2016 in Review: WC’s Wishes for 2017


Republican embrace Donald Trump

Republican embrace Donald Trump

Despite the abject failures of his wishes for 201020112012201320142015 and most recently the utter failure of his wishes for 2016, in a continuing triumph of hope over experience, WC will once again set out his wishes for the coming year. While it is tempting to moderate those wishes, WC is not inclined to lower his expectations in the hope of greater success.

So here they are: WC’s wishes for 2017:

  1. Overpopulation. Yes. Still at the top of the list. The root of much is what is wrong and going wrong on this tired, over-crowded and badly-abused planet. Back in 2011, we rolled the odometer over to an estimated  7 billion. We’re now approaching a staggering 7.5 billion. To a deplorable extent, especially in the Western world, the rate of population growth is a function of religious dogma. The Catholic church and the Latter Day Saints’ crazed, self-destructive obsession with large families would be two obvious examples. When religious dogma have counter-survival effects, it’s past time to change them. WC calls on all those latter day saints and infallible pontiffs to have a revelation: that further growth of human populations is terrible, and must be controlled, that more than two children is a sin by whatever definitions they use.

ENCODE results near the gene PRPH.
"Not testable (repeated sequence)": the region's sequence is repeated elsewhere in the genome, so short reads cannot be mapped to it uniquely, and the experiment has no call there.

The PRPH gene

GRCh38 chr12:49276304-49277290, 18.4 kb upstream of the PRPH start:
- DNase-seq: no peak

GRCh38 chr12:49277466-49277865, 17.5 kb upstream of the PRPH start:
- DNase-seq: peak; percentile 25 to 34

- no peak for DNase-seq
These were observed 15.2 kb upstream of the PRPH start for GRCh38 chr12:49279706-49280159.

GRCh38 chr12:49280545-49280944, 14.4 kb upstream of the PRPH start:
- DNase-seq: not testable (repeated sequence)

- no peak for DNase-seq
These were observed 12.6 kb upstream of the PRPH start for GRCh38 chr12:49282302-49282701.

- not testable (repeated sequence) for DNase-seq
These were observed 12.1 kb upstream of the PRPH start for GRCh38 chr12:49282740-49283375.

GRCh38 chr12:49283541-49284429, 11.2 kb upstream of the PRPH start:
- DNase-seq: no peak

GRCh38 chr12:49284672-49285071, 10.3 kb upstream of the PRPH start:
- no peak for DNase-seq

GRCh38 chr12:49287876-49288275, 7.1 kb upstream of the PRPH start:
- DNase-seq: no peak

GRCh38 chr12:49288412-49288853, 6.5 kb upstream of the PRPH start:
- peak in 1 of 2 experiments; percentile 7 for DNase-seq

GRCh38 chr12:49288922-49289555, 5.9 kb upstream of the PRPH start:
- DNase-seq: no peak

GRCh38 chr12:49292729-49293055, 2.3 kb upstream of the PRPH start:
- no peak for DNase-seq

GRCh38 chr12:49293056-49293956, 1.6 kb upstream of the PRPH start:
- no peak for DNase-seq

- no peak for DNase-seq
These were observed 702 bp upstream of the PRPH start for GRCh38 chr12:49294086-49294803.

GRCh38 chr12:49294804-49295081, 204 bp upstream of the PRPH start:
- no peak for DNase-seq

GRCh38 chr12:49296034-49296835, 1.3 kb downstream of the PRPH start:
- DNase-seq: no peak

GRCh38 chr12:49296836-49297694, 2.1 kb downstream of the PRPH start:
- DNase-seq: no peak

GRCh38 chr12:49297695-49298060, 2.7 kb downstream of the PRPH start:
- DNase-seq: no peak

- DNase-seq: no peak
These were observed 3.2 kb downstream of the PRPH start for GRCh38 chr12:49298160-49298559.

2. Anthropocentric climate change. Another repeat from 2011, 2012, 2013, 2014, 2015 and 2016: the second great crisis facing humanity are the changes we are forcing on our planet’s climate. The way things are going, to paraphrase Pratchett and Gaiman, we are going to scourge all intelligent life from the planet, leaving nothing but dust, cockroaches and fundamentalists. The time for denying man-caused climate change,or the magnitude of the change, is past. Can we at least shift the debate about how to deal with it? The Arctic Ocean will soon be ice-free. Can all the global warming-denying politicians who have sold their small, dark, crabbed souls to the fossil fuels industry have a look in the mirror and ask themselves, “Do I care about my grandchildren?” There will come a day when fossil fuel lobbyists and the politicians they have purchased will be held in the same contempt as Congressmen who defended slavery, or claimed tobacco was harmless. It’s past time to act. Why not now?